He pleaded guilty to illegally killing a bighorn sheep and no contest to the accessory charges on Dec. 22, 2021, with sentencing on May 27, 2022. Fifth Judicial District Court Judge William Simpson in Park County sentenced Vick to 20 to 24 months in state prison for poaching a bighorn sheep ram near Cody in 2012. Vick made his court appearance via video from the Sheridan County Detention Center where he was serving a one-year sentence for poaching four bull moose.

In addition to his prison sentence, Vick was ordered to pay $12,575 in fines and $15,000 in restitution. This prison sentence began at the Rawlins State Penitentiary in August 2022 after he completed his one-year sentence in the Sheridan County Detention Center.

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Robert Underwood was charged in Weston County, with illegally killing a bull elk and a wild turkey without a license and during a closed season.

He was charged as an accessory to the illegal killing of two bighorn sheep rams, a wild turkey and a bull elk without a license and during a closed season. He was also charged with trespassing to hunt on private land without permission. The offenses occurred in 2006.

On May 27, 2020, he pleaded no contest as an accessory to Vick’s illegal killing of two bighorn sheep rams. He was sentenced by Judge Castano to $20,070 in fines, $10,000 in restitution and had his hunting, fishing and trapping privileges suspended for 10 years.

In Campbell County, Underwood was charged with 35 wildlife violations that occurred between 2003 and 2012, including illegally killing or possessing eight buck mule deer, two bull elk, a cow elk and a bobcat. He also was  charged as an accessory to the illegal killing or possession of three buck mule deer, two bull elk and pheasants.

Additionally, he was charged on multiple counts of making false statements on applications to procure Wyoming resident moose, bighorn sheep, wild bison and mountain goat licenses for his son David and Vick.

On June 19, 2020, he pleaded no contest and was convicted of illegally killing two bull elk and a buck mule deer and serving as an accessory to Vick’s illegal killing of a buck mule deer and a bull elk. Judge Bartlett ordered him to pay $25,990 in fines and $26,550 in restitution. He was sentenced to 50 days in jail and forfeited a bobcat mount. His hunting and fishing privileges were also revoked for life.

In Park County, Underwood was charged for failing to tag a bighorn sheep ram and as an accessory to the illegal killing of a bighorn sheep ram and overlimit by Vick in 2012. However, a jury found Underwood not guilty on all charges in September 2022.

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David Underwood was charged in Weston County with killing a wild turkey without a license and during a closed season. Additionally, he was charged as an accessory for Vick’s killing of a bighorn sheep ram and a wild turkey without licenses and during a closed season and for trespassing on private property to hunt without permission. The offenses occurred in 2006.

On May 27, 2020, he appeared before Judge Castano and pleaded guilty as an accessory to the killing of the bighorn sheep ram. Three other counts were dismissed. Judge Castano ordered him to pay $5,035 in fines, $5,000 in restitution and his hunting, fishing and trapping privileges were revoked for five years.

In Campbell County, Underwood was charged with 16 wildlife violations that occurred between 2005 and 2015, including illegally killing a buck antelope and pheasants without a license. He was additionally charged with making false statements to procure Wyoming resident licenses for small game, game bird and deer. He was also charged as an accessory on multiple counts for assisting his father in fraudulently applying for Wyoming resident moose, bighorn sheep, wild bison and mountain goat licenses and preference points.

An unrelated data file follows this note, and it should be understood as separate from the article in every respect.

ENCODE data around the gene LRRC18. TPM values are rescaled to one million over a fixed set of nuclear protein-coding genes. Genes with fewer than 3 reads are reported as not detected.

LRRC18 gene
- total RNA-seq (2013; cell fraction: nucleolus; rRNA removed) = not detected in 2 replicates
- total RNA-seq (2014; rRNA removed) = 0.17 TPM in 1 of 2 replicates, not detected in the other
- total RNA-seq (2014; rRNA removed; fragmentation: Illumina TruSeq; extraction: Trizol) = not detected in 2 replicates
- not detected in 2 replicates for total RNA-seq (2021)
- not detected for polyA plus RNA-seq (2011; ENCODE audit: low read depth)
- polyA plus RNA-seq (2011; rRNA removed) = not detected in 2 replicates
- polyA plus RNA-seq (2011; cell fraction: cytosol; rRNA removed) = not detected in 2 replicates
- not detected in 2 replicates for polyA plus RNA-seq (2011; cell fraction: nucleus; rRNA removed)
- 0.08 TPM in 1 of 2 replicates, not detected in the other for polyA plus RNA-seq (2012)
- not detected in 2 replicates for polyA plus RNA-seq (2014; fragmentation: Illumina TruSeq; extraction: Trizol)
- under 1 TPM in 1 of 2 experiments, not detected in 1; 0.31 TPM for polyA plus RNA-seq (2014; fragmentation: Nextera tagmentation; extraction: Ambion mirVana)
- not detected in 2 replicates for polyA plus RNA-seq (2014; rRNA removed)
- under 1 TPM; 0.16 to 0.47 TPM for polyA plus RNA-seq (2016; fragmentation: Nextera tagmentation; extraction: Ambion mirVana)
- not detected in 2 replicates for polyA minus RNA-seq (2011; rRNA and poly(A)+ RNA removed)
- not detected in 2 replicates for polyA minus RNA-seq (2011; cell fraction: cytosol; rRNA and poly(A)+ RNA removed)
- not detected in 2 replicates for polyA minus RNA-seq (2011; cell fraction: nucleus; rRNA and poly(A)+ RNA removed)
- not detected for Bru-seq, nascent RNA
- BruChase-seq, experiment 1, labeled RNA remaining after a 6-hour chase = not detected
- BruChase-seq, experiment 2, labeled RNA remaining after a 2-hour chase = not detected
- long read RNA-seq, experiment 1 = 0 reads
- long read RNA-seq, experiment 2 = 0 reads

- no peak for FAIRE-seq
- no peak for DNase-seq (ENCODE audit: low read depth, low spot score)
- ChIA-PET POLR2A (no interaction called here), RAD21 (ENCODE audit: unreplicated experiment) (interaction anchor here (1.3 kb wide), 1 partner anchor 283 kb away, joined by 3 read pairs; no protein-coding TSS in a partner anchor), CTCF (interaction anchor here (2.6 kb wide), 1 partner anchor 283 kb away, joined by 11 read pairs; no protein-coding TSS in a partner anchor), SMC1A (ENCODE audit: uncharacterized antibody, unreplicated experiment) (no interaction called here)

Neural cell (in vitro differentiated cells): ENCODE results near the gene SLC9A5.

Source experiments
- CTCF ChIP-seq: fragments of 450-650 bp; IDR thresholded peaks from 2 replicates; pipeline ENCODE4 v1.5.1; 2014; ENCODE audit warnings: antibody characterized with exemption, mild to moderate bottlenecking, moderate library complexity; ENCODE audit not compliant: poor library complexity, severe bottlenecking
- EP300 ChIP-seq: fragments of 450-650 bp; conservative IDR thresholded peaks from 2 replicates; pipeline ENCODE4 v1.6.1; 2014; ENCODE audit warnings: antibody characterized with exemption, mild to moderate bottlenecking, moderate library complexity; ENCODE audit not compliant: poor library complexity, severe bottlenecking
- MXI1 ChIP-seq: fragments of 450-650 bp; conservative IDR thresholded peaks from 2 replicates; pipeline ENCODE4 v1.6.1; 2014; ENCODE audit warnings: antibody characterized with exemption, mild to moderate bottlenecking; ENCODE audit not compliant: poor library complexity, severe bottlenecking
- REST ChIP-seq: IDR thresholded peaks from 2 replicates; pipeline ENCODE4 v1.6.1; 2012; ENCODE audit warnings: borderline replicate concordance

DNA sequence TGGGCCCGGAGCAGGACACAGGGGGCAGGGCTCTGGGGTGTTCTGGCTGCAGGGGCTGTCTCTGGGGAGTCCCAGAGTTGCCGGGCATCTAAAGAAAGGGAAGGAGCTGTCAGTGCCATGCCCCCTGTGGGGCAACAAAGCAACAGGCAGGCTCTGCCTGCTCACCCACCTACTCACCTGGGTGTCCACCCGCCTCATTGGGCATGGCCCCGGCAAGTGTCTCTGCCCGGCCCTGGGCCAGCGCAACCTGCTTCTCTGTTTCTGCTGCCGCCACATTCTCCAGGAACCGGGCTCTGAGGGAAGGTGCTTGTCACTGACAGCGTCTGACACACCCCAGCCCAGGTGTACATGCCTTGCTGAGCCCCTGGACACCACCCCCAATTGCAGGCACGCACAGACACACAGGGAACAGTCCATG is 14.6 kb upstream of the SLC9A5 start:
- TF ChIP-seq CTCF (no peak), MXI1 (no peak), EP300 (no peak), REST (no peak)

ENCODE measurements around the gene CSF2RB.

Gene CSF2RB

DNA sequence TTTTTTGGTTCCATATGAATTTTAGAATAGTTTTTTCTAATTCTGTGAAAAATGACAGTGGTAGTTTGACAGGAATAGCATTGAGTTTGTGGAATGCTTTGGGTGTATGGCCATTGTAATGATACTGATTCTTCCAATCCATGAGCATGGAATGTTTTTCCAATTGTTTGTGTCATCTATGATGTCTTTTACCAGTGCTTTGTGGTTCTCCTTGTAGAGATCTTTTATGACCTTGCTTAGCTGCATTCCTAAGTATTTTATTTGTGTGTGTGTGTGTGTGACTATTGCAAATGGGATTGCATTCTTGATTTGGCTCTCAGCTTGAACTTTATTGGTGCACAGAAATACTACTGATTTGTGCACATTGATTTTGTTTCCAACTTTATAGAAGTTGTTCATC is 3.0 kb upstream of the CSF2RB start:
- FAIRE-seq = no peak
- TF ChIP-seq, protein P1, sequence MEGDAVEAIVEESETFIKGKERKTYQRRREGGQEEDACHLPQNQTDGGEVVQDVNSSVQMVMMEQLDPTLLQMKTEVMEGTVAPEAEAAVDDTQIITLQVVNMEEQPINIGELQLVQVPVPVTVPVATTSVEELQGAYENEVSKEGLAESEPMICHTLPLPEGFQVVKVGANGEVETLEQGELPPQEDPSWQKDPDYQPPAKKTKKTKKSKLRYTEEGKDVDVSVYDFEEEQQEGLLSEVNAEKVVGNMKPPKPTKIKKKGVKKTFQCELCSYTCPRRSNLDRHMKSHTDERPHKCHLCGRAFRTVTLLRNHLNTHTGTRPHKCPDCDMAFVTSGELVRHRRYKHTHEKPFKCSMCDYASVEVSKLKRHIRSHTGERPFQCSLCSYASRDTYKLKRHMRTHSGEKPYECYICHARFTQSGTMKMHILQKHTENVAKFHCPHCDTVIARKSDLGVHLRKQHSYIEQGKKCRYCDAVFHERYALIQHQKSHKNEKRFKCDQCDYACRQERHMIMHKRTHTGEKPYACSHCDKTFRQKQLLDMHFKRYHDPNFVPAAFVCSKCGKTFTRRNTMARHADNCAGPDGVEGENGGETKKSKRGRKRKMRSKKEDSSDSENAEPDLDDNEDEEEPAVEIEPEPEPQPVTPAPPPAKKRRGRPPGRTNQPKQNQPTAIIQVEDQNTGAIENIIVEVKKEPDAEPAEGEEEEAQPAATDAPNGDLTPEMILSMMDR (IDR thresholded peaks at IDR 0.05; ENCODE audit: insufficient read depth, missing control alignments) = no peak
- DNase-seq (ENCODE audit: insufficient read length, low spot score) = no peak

On June 15, 2020, he appeared before Judge Bartlett and pleaded no contest to eight charges and the other eight charges were dismissed. His plea deal outlined $7,010 in fines and $3,000 in restitution. His hunting privileges were suspended for 15 years, beginning at the end of his five-year suspension from Weston County. He forfeited a bighorn sheep ram shoulder mount, three buck antelope, eagle parts, elk antlers, elk meat and two buck mule deer.

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“We particularly want to thank special agents with the U.S. Fish and Wildlife Service, state wildlife law enforcement officers in Oklahoma, Alabama and South Dakota, as well as several Wyoming game wardens who investigated violations that took place within their districts,” King  said. “We also appreciate the many hours spent by the Campbell, Park, Sheridan and Weston county attorney offices to make sure appropriate charges were filed to reflect the seriousness of these wildlife violations. Additionally, assistant U.S. Attorneys at offices in Lander, Rapid City, South Dakota, Oklahoma City, Okla.; and Birmingham, Ala., spent a significant amount of time preparing and drafting federal search warrants in their respective states. These search warrants allowed officers to seize and preserve evidence of the many crimes committed. Employees of the Game and Fish’s Wildlife Forensic Laboratory diligently processed multiple pieces of evidence in this case and we give them our sincere thanks.”

As required by state statute, the $171,230 in fines imposed by the judges in these wildlife poaching cases will be distributed to the public school fund in the counties where the violations occurred.

As required by state statute, the $131,550 in restitution imposed by the judges in these cases will be deposited into a Wyoming Game and Fish Department account that is used for the purchase of access easements to public and private land.

Wyoming and 48 other states participate in the Interstate Wildlife Violator Compact. If a person loses hunting or fishing privileges in one state, the revocation is also in effect in all other partner states.